If you're weighing up whether to buy your own private aircraft or whether to buy a fraction, the simplest advice you'll hear is how much do you fly? But this is just a basic starting point. The real deciding points are how are you going to use it, what is your budget and what are your personal travel preferences.

In terms of just the flying hours, I've seen various numbers that say, if you fly more than X hours per year then you should be buying your own plane. Pat Gallagher, SVP of Sales at NetJets put it pretty succinctly when he told me "the aircraft brokers will tell you it's 200 hours a year, because they want you to buy a plane, the fractional sellers will tell you it's 400-600 hours a year because they want you to stay in their fractional program."

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Three of the key points that Pat Gallagher and his team go through with clients are:

1. Number of Principal Users

If there are multiple users of the aircraft, who may want to use it at similar times then one plane won't do the job. For instance if the CEO and Chairman will need to use a plane at the same time, to go to different locations, then clearly one plane won't work for them.

Most fractional ownership programs allow the use of two aircraft at the same time. Fractional owners can also upgrade and use a larger aircraft than the one they own, so that one person could do a short trip and the second could do a longer haul trip.

2. Number of Locations

Owning an aircraft can make sense if it's based in and serving people in one location. Challenges arise if the aircraft has to serve multiple people based in multiple different locations.

The examples that Pat gave are, 1.the aircraft is based in Chicago, but there's a business partner based in New York City who also uses the plane. The aircraft will spend a lot of time flying back and forth empty between Chicago and New York. 2. An aircraft for a big family office, where the family members are spread throughout the country, but several family members can call on the use of the aircraft. Again the plane will spend a lot of time flying empty legs around the country, as it picks up and drops off the family members. In these multiple location situations the owned aircraft will run up fuel and operating costs as it flies on all these empty legs between the different locations.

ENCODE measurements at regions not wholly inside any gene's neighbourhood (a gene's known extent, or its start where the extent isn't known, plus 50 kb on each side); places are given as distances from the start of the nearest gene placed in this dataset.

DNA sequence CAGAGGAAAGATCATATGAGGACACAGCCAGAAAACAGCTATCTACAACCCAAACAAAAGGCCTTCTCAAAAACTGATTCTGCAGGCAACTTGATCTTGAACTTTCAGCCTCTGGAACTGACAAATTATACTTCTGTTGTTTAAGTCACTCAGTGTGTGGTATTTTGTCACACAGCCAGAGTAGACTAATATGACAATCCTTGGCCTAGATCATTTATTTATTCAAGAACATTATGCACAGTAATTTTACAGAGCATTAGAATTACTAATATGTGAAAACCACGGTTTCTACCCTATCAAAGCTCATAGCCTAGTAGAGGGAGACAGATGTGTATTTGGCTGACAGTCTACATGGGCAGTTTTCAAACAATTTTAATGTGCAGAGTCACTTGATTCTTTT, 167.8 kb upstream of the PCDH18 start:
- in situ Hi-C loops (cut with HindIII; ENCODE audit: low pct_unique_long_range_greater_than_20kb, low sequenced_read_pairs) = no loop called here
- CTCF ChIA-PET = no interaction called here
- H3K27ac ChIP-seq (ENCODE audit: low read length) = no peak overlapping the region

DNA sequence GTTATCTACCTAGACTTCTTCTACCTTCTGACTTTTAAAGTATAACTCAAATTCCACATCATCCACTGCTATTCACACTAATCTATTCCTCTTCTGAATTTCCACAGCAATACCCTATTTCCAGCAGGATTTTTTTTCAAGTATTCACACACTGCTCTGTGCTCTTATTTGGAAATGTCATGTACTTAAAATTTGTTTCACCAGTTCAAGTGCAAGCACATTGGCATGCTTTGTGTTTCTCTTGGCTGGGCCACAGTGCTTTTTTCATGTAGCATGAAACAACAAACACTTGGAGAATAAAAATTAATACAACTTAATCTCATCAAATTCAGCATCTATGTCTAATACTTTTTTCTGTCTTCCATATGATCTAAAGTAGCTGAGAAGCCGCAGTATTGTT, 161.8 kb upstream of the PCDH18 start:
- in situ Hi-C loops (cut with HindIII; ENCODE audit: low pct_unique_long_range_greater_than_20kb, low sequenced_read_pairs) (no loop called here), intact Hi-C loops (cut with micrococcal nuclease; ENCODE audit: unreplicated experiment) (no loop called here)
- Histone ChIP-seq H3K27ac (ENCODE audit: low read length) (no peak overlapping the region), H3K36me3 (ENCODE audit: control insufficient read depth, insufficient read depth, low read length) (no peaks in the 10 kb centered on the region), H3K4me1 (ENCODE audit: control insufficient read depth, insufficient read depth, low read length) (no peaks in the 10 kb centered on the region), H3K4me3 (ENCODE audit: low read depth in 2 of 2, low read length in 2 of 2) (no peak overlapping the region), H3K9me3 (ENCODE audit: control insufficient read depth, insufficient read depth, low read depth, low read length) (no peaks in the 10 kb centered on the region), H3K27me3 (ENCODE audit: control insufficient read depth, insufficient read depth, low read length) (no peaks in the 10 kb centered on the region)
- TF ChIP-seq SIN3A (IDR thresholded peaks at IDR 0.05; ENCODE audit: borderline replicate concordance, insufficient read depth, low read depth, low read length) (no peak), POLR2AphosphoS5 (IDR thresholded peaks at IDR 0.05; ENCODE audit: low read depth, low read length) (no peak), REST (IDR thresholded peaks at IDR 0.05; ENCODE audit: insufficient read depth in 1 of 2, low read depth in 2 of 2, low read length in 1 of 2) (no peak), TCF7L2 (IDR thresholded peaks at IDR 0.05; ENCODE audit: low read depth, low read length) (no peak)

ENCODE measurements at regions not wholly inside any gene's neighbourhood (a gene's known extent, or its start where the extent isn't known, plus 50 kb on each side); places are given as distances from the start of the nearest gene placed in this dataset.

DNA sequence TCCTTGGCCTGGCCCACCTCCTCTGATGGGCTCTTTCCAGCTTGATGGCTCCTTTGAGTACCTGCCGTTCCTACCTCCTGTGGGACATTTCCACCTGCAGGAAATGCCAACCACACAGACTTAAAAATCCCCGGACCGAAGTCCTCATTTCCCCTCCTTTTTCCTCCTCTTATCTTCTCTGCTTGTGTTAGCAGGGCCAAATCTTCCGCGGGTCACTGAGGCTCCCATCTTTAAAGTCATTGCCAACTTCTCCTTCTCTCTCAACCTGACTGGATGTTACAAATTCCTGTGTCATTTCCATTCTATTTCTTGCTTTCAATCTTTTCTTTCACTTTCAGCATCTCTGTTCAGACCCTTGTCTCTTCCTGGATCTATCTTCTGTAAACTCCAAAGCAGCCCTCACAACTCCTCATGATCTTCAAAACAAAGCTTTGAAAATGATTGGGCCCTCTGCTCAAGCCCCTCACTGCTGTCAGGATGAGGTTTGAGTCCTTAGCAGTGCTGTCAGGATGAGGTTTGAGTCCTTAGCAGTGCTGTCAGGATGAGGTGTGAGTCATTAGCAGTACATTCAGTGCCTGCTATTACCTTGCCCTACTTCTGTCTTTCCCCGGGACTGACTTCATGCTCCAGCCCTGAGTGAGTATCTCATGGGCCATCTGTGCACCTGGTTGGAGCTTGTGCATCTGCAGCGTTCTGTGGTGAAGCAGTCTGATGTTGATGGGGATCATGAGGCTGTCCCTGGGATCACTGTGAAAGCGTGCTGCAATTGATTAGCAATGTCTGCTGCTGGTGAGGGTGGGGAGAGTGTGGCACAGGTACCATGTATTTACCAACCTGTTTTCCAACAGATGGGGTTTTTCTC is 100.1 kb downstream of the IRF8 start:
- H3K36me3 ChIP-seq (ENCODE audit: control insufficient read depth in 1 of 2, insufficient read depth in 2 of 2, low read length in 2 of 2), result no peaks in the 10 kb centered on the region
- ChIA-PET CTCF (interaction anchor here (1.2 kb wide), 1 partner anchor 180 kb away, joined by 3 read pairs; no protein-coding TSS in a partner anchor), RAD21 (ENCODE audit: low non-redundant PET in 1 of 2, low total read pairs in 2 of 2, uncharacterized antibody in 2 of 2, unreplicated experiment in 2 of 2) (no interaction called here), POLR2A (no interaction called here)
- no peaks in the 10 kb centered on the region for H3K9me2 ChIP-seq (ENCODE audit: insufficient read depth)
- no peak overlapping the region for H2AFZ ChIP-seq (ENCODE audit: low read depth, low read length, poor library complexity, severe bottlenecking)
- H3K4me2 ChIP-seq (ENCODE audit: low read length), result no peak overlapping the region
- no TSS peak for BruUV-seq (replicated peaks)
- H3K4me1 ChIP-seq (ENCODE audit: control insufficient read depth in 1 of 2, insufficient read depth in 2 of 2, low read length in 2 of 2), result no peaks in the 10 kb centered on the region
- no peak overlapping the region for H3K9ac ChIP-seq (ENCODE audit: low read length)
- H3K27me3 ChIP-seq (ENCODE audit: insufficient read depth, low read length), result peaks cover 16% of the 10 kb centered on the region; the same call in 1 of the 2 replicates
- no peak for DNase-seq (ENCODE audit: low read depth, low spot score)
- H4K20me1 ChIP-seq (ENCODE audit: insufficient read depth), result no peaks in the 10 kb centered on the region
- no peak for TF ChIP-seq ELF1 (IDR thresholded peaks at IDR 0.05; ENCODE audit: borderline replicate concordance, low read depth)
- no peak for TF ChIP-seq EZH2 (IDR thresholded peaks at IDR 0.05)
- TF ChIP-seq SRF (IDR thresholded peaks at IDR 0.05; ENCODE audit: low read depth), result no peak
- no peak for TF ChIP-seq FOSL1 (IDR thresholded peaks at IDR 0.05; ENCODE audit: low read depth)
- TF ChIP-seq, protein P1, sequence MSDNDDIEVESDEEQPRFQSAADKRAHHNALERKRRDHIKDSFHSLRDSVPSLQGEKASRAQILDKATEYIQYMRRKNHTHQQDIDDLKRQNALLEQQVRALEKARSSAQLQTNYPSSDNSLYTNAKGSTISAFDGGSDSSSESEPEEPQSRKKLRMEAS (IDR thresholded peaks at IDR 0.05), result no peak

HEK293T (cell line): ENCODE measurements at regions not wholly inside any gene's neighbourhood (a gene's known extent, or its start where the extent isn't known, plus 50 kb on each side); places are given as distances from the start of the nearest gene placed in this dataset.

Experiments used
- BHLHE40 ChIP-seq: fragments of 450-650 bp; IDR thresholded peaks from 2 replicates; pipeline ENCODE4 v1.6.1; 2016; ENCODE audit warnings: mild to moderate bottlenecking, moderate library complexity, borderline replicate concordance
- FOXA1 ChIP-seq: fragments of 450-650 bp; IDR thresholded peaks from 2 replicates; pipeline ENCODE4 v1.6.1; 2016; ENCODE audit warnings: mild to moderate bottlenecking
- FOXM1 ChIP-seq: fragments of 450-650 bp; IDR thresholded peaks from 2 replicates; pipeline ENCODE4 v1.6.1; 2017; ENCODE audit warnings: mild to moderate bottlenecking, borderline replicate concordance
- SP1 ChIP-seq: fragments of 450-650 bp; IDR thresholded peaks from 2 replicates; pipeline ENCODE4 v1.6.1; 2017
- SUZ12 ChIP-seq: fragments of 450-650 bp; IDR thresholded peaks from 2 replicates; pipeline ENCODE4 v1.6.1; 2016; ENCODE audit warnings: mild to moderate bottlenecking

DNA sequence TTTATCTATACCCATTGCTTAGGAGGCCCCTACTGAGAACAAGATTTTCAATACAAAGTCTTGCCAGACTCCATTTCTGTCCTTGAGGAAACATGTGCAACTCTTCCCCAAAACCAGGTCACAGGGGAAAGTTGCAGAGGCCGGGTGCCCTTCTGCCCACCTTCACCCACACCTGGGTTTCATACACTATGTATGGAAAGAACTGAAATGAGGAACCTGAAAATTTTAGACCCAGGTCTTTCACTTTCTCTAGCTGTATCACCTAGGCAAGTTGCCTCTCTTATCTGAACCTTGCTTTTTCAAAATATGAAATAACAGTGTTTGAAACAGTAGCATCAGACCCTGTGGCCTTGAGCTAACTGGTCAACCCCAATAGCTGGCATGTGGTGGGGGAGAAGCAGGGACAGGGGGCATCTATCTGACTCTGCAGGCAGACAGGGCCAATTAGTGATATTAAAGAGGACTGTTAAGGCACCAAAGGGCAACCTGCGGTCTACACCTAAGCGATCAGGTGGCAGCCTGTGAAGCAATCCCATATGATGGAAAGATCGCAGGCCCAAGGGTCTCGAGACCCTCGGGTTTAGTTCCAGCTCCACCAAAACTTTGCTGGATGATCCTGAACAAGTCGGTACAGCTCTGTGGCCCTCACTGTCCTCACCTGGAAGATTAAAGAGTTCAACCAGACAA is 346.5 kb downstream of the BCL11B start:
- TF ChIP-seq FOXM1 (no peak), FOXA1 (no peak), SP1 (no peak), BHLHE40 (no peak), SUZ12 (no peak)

3. Privacy

If you as a company or individual own an aircraft then your name will be registered with the FAA, and anyone can track your tail number flight activity through publicly available data sources. For many people this isn't an issue. But, if you want your travel to stay out of the limelight, then using a fractional aircraft provides the anonymity of a plane registered in the fractional companies name.

Some of the other elements to consider in making this decision:

Economics and Budgets

For some people price is not an issue and other factors are more important. But for most of us, if you're buying your own aircraft then bear in mind that the purchase price is just the start. Along with this there are potentially brokerage, legal and inspection fees when you buy. Then the annual costs of operating and maintaining the aircraft will be quite extensive – for jets these can range from about $700,000 per year, up to $4m a year, excluding the depreciation. As the owner you have to cover everything, including the unexpected. A blown tire will cost you $2,000-$3,000. A cracked windshield can vary anywhere from $45k-$70k with usually 12-24 hours of downtime. For some examples here are the full operating costs of a Phenom 300 and here's some sample operating costs of a Challenger 605.